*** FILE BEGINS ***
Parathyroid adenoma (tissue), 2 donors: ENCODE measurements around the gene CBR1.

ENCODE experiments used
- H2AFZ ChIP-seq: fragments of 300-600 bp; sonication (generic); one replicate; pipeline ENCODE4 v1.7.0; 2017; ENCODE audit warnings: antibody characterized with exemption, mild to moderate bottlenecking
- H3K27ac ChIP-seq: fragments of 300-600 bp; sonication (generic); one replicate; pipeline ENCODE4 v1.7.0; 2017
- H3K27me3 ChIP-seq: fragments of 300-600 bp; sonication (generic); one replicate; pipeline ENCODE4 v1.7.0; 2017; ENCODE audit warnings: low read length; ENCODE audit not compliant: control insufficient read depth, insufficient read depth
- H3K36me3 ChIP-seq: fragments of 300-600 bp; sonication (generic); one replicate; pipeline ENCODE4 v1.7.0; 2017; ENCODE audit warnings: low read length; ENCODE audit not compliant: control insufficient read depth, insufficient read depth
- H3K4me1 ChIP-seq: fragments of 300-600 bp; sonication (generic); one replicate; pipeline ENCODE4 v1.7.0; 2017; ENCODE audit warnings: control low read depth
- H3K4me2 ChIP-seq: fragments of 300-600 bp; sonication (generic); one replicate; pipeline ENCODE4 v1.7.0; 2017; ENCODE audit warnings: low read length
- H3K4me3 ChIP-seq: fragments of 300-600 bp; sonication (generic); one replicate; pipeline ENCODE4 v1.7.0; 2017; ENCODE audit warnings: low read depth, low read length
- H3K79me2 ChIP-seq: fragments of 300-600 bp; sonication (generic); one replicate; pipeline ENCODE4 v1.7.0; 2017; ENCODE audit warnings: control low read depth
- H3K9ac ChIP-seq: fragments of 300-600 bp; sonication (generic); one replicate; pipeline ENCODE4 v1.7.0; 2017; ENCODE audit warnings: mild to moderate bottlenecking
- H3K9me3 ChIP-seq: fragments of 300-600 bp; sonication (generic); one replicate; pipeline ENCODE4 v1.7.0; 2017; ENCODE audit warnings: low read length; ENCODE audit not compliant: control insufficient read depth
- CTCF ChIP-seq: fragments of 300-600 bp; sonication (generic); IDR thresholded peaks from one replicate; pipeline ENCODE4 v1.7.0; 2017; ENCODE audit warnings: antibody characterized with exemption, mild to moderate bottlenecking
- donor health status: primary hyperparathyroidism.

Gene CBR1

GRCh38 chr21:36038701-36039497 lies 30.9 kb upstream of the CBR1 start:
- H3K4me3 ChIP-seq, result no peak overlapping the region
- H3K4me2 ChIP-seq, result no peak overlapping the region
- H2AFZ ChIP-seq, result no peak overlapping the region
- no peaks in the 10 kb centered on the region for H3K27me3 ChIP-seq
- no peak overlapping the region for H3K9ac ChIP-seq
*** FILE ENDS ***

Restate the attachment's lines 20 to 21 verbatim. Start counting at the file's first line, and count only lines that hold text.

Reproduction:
- no peaks in the 10 kb centered on the region for H3K27me3 ChIP-seq
- no peak overlapping the region for H3K9ac ChIP-seq